However, a significant proportion of the income of casinos is provided by passersby or casual visitors, who are less likely than a regular customer to obtain player loyalty cards. Typically, the holder of a gaming/loyalty card is a regular casino customer, or one with a history of spending large amounts at the gaming machines. Obtaining a card requires the customer to seek out a card issuing official at a desk or window, fill out forms, and wait for the card to be issued. While not unduly burdensome for a frequent customer, the casual customer who is just passing through the casino on the way to the buffet or a show has little motivation to apply for a card. If the casino could encourage more casual visitors to obtain loyalty cards, and even just a few of those visitors were encouraged to increase time spent at gaming machines, or to choose the issuer for repeat visits, the casino would realize significant benefits.
In addition, sports betting is a common feature at many casinos. In sports betting, bets are placed on the outcomes of sporting events. When placing a bet, the customer must go to a counter and place the bet with casino personnel. The customer is then given a ticket as a receipt of the bet. This process is inconvenient, as the customer must wait for the casino personnel to fill out the appropriate documentation and then the customer must redeem any winnings either from a separate ticket redemption machine or casino personnel. This process takes time, especially if many customers are placing bets and/or collecting winnings. It would therefor be advantageous to provide a single kiosk where the customer could quickly and easily place a sports bet and also redeem any winnings.
It is accordingly an objective of the invention to provide an apparatus for facilitating the issuance of casino loyalty or gaming cards (also known as player cards, club cards, reward cards, and the like), for tracking a customer's winnings, bonuses, and awards. The loyalty cards may be secured magnetic stripe cards or smart cards, and are designed to be inserted into or interact with gaming machines to upload bets and store payouts, as well as to facilitate tracking of “points” or bonuses and awards.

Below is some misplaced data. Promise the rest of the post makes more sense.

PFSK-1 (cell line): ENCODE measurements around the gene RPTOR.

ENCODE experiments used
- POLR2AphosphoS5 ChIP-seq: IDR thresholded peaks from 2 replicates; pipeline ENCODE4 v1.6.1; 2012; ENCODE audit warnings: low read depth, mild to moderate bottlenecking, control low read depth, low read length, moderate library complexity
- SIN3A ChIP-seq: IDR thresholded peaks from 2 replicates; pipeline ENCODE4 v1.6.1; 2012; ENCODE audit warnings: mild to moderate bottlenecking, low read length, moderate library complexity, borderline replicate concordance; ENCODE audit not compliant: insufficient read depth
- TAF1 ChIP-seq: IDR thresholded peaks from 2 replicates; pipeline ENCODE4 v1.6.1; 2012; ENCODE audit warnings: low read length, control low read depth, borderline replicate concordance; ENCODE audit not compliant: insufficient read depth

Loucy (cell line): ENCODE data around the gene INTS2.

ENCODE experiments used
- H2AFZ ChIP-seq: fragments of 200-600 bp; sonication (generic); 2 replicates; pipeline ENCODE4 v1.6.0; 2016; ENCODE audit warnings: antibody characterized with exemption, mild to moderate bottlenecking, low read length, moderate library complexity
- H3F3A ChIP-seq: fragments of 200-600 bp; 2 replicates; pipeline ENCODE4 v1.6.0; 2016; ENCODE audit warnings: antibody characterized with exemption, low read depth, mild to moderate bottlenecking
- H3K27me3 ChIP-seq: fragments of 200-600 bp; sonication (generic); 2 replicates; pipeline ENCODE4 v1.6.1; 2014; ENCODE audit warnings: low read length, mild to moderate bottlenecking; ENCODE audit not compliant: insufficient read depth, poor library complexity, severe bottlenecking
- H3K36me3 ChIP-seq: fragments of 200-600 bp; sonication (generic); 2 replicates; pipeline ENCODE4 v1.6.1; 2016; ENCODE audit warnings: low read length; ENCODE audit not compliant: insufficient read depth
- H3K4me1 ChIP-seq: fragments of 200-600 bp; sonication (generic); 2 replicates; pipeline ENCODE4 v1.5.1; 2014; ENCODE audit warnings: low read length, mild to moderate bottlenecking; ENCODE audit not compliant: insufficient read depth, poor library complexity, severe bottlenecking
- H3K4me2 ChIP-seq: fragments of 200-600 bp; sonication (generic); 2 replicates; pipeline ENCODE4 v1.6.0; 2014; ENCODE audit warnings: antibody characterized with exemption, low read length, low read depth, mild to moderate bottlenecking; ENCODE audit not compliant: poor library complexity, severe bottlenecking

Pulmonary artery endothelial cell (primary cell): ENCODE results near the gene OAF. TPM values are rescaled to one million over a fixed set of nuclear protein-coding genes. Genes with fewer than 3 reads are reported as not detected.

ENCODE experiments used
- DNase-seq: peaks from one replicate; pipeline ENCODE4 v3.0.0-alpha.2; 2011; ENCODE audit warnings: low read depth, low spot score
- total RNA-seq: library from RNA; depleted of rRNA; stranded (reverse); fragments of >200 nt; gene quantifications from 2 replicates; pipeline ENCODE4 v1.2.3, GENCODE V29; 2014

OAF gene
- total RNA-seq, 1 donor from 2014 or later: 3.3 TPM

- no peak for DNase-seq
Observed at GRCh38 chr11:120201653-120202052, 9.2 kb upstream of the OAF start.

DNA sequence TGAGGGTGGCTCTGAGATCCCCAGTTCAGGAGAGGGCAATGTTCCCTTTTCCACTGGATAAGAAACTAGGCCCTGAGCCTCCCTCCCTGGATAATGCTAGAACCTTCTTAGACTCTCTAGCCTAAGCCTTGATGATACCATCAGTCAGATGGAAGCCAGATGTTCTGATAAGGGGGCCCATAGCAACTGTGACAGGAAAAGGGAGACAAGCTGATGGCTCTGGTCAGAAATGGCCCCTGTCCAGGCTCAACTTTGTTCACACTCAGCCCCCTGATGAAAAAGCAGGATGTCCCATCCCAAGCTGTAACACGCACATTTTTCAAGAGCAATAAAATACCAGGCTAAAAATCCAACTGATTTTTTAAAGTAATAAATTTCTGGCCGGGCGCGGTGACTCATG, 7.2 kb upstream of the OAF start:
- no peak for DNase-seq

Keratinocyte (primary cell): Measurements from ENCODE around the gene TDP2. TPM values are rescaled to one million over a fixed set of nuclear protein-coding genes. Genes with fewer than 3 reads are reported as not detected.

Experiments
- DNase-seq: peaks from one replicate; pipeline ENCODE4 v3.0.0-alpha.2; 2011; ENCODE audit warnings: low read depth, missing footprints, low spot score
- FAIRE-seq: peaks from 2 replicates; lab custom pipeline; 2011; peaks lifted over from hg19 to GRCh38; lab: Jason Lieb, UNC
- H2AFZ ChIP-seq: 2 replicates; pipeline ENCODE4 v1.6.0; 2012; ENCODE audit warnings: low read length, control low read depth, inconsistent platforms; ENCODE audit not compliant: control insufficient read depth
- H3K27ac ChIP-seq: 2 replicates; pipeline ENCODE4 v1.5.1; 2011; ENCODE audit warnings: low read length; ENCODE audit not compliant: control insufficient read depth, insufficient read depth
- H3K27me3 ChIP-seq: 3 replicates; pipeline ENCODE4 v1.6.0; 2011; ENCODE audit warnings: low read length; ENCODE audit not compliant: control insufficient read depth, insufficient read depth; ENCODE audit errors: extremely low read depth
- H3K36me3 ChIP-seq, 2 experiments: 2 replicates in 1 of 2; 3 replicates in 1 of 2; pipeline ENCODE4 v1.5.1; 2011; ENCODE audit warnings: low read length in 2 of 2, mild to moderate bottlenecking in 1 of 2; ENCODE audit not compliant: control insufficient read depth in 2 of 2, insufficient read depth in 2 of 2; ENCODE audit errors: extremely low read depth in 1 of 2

It is a second objective of the invention to provide a casino all-in-one kiosk that offers casino loyalty card issuance and management functions, cash-dispensing, ticket redemption, electronic funds transfer (EFT), ticket issuance, and other casino-related services, including issuance and management of magnetic strip or smart cards other than casino “loyalty” cards, such as cards that permit electronic funds transfer (EFT), gift cards, or hotel room “keys”.
It is a third objective of the invention to provide a casino all-in-one kiosk that not only issues casino loyalty and other types of cards, dispenses cash and redeems tickets, but that also provides ancillary services such as hotel check-in/check-out, reservations and ticketing, and coupon dispensing, and that may further be integrated with a financial services network to provide banking and credit card services.
These objectives are accomplished, in accordance with the principles of a preferred embodiment of the invention, by providing a casino all-in-one kiosk that includes a magnetic stripe and/or smart card dispensing device in addition to note/ticket accepting and currency payout devices, thereby encouraging passersby and users of the machine for ticket redemption and bill breaking to register for casino loyalty programs.
According to a preferred embodiment of the invention, the casino all-in-one kiosk includes a ticket/currency acceptance device; a card reader/writer/dispensing device(s); an input/output display device; a central processing unit; and a currency dispenser including bill and coin dispensing devices. Each of these devices is preferably housed in a secure cabinet or safe with an alarm, and connected to the central processing unit, which in turn is connected to a casino central office and/or a financial services provider via one or more external port(s).
Those skilled in the art will appreciate that the hardware components which make up the kiosk are, in general, commercially available devices, and that a variety of equivalent devices may be substituted for the specific devices described herein. The software that coordinates and controls the various devices is not commercially available and will be described below, although individual commercially available subroutines or drivers may be included in the software.
The apparatus of the invention may optionally include a biometric reader for receiving a biometric identifier, such as a fingerprint, to verify the identity of a card holder. Upon input of the biometric data, the kiosk either compares the input biometric data with corresponding data stored on the card, with data stored in an internal database, and/or with data stored in a central database, and then authorizes further transactions if verified, or terminates the transaction and/or alert security if not verified.